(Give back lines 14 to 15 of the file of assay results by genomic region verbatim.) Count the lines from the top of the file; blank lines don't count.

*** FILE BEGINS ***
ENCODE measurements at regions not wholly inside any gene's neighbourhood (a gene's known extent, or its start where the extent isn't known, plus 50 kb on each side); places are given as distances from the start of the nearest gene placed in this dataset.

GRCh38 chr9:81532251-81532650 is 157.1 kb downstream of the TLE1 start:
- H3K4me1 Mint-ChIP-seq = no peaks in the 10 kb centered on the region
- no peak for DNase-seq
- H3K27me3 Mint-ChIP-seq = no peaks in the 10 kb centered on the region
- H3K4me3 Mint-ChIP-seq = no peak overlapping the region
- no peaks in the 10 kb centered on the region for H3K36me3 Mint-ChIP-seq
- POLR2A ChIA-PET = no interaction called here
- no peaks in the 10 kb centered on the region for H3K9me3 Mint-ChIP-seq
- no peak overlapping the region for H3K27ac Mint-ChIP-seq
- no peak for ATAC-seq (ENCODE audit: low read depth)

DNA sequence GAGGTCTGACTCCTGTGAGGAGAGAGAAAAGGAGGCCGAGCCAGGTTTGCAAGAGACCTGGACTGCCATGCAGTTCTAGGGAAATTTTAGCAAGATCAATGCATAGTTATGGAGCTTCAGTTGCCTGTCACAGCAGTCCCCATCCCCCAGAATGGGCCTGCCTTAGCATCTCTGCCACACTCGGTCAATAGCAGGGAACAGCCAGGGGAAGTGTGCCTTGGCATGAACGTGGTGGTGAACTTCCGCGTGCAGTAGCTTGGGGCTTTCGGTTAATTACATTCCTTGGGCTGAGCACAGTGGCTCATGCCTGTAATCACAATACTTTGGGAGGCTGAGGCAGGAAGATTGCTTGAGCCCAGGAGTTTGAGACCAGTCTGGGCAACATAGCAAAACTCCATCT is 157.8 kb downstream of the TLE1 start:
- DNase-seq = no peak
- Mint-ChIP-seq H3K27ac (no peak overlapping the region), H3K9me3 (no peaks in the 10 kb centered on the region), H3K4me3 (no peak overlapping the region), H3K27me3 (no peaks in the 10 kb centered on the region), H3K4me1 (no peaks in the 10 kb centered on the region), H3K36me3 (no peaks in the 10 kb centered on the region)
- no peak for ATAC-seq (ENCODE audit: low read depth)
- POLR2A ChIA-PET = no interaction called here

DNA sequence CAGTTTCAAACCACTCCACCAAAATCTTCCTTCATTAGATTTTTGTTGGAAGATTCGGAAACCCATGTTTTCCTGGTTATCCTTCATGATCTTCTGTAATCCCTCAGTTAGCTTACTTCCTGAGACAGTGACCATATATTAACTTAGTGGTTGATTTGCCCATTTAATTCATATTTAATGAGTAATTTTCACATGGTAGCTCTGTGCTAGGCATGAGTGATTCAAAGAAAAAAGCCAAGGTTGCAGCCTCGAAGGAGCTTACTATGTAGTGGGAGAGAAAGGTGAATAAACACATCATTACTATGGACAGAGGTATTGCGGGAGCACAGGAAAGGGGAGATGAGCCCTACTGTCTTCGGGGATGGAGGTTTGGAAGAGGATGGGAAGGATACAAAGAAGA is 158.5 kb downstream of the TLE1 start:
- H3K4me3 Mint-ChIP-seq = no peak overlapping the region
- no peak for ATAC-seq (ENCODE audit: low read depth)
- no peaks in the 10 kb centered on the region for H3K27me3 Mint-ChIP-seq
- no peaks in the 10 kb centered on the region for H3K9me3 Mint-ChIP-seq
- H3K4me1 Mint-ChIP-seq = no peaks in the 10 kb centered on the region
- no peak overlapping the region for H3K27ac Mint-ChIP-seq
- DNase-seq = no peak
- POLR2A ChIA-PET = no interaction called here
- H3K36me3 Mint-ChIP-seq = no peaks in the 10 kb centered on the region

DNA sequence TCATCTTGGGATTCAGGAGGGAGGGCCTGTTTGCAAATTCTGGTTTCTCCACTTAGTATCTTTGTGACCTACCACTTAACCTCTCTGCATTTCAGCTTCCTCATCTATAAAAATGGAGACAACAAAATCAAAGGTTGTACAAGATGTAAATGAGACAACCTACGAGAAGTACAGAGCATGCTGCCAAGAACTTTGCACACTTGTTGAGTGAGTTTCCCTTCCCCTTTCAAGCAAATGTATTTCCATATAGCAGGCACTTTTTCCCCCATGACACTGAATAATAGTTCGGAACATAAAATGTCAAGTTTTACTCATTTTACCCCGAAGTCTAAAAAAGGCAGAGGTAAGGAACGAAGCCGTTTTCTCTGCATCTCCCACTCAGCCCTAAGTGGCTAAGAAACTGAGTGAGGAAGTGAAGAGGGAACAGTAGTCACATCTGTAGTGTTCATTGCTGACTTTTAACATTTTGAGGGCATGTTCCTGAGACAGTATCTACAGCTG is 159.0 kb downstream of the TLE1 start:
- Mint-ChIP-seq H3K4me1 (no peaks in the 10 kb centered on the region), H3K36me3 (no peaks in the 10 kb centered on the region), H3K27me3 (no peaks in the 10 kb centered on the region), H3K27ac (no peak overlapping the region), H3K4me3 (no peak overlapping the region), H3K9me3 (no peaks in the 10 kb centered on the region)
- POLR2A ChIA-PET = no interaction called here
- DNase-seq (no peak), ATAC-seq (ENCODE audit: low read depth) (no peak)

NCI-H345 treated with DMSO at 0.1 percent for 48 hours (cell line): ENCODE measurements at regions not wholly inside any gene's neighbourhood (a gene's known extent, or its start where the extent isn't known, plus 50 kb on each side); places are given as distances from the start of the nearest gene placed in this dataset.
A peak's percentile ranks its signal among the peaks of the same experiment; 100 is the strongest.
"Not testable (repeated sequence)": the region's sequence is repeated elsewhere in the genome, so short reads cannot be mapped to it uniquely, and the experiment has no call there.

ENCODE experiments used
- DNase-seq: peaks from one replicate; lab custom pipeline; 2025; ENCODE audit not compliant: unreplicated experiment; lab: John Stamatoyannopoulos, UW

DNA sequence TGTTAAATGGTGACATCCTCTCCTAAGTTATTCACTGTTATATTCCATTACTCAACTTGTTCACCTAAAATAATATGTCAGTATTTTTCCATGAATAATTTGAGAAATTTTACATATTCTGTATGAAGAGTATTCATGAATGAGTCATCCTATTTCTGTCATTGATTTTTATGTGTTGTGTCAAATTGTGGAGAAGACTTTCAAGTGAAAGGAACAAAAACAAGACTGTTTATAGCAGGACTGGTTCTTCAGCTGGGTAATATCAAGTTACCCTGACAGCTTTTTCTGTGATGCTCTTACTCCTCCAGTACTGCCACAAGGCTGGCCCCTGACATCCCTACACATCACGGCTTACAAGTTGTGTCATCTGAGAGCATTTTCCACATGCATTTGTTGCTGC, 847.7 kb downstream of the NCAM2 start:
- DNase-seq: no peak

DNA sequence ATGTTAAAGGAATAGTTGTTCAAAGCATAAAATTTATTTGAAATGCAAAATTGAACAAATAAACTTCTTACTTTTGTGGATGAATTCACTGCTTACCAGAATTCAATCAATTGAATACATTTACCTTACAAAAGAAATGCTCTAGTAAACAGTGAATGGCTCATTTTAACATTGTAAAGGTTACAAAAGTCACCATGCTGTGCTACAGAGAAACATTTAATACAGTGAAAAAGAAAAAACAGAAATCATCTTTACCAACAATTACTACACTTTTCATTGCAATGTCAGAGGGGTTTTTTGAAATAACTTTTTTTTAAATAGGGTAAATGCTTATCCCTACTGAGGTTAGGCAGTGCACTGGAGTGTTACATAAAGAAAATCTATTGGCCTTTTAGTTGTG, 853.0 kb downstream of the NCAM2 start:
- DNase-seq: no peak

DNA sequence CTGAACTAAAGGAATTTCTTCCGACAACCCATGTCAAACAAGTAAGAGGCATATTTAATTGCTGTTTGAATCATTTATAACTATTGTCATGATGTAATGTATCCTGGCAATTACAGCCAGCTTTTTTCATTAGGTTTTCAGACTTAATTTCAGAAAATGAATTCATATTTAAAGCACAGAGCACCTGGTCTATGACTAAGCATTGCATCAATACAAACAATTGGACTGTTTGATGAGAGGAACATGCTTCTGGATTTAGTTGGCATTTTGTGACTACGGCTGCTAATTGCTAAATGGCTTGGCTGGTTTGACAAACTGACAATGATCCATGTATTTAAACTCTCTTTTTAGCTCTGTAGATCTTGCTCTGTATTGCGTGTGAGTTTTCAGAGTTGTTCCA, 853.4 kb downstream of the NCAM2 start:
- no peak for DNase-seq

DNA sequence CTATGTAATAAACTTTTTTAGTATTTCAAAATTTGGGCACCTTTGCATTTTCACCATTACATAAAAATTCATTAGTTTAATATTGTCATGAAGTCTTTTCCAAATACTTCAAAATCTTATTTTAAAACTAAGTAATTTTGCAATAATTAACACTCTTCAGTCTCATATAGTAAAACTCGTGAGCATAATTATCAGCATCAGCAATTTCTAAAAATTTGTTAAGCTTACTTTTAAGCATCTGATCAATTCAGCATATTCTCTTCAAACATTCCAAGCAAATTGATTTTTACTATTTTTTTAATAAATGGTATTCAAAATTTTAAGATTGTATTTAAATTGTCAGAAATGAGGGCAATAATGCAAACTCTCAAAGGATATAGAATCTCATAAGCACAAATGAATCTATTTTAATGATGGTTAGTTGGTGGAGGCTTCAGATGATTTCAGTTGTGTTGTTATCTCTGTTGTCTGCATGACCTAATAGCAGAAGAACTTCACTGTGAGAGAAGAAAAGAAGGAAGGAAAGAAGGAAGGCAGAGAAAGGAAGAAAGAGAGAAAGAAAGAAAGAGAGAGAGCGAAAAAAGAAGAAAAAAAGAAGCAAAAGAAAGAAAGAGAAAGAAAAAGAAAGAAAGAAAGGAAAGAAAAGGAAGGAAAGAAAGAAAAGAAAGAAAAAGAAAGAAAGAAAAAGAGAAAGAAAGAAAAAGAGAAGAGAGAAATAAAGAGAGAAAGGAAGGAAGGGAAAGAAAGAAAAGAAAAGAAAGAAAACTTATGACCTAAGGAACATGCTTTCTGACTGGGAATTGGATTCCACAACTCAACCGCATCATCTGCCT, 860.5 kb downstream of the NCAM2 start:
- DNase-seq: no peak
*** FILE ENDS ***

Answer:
- Mint-ChIP-seq H3K27ac (no peak overlapping the region), H3K9me3 (no peaks in the 10 kb centered on the region), H3K4me3 (no peak overlapping the region), H3K27me3 (no peaks in the 10 kb centered on the region), H3K4me1 (no peaks in the 10 kb centered on the region), H3K36me3 (no peaks in the 10 kb centered on the region)
- no peak for ATAC-seq (ENCODE audit: low read depth)